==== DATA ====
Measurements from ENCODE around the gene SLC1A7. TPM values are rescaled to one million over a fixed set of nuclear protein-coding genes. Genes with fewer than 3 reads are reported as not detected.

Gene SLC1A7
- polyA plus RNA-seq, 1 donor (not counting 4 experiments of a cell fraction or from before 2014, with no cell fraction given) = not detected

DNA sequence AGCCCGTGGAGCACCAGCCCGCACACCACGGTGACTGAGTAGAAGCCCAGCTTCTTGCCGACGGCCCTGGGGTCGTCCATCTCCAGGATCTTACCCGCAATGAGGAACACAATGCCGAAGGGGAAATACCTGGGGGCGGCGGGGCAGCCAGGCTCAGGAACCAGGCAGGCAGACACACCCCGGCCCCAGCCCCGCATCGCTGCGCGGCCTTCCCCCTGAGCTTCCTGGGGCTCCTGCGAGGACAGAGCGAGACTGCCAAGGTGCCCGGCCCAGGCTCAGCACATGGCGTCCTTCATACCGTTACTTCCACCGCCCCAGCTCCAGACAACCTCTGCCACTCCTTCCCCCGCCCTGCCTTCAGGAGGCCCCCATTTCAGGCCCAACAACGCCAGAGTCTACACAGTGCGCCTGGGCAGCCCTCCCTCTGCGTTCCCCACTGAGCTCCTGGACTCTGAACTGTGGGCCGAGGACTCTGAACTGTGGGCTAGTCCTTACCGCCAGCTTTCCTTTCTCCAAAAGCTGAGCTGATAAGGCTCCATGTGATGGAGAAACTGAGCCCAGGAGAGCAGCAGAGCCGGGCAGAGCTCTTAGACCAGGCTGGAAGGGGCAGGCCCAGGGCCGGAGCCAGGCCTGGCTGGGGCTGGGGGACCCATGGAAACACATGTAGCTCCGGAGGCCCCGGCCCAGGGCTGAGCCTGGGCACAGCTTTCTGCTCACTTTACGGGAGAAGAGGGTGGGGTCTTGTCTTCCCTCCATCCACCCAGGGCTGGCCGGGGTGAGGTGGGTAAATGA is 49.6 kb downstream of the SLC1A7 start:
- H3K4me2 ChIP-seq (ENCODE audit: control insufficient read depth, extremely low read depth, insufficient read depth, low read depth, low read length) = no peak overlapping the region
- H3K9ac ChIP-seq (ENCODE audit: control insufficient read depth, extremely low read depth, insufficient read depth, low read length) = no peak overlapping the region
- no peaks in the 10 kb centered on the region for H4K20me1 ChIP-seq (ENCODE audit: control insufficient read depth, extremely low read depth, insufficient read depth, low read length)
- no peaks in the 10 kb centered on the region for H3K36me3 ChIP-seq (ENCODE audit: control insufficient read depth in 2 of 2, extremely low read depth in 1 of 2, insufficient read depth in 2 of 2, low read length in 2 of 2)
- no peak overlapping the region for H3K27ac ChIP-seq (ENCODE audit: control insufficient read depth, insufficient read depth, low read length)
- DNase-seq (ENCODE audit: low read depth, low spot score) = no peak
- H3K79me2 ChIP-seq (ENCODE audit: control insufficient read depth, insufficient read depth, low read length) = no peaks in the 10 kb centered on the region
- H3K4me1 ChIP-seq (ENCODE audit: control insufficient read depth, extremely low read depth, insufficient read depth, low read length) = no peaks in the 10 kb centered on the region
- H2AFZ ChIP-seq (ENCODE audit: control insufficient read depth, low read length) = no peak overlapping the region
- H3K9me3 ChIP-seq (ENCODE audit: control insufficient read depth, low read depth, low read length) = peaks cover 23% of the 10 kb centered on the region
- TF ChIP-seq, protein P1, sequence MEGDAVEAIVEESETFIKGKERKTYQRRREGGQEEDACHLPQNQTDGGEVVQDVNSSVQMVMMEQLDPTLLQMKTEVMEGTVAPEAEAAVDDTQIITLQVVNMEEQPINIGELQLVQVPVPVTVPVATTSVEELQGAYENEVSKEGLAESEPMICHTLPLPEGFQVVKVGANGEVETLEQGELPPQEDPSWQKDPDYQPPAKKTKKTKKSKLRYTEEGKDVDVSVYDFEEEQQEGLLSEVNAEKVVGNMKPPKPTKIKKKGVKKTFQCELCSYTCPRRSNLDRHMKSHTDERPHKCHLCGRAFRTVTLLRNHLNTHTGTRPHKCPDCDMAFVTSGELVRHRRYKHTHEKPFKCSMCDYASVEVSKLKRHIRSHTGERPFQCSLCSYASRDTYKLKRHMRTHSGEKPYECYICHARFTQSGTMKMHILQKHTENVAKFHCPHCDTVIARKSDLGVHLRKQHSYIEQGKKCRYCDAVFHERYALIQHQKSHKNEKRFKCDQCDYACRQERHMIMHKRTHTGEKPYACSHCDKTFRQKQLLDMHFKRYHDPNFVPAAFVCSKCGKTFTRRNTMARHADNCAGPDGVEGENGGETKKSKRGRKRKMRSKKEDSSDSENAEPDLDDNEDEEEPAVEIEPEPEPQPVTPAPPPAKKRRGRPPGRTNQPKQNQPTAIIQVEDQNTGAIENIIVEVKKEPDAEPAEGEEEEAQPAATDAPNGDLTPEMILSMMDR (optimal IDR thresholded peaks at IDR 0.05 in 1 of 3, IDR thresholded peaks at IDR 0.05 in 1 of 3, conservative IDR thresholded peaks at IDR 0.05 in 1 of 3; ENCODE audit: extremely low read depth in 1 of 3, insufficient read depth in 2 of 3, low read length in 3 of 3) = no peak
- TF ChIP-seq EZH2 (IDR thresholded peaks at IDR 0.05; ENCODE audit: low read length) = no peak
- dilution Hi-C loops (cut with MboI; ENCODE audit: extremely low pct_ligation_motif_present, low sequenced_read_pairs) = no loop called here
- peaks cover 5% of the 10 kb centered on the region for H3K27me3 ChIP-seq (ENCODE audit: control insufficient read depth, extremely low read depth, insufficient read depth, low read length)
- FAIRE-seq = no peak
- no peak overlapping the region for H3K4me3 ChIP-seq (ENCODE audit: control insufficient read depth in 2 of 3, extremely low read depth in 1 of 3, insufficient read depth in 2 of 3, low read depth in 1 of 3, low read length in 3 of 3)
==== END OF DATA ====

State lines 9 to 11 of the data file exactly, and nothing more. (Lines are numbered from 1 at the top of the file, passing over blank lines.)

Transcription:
- no peak overlapping the region for H3K27ac ChIP-seq (ENCODE audit: control insufficient read depth, insufficient read depth, low read length)
- DNase-seq (ENCODE audit: low read depth, low spot score) = no peak
- H3K79me2 ChIP-seq (ENCODE audit: control insufficient read depth, insufficient read depth, low read length) = no peaks in the 10 kb centered on the region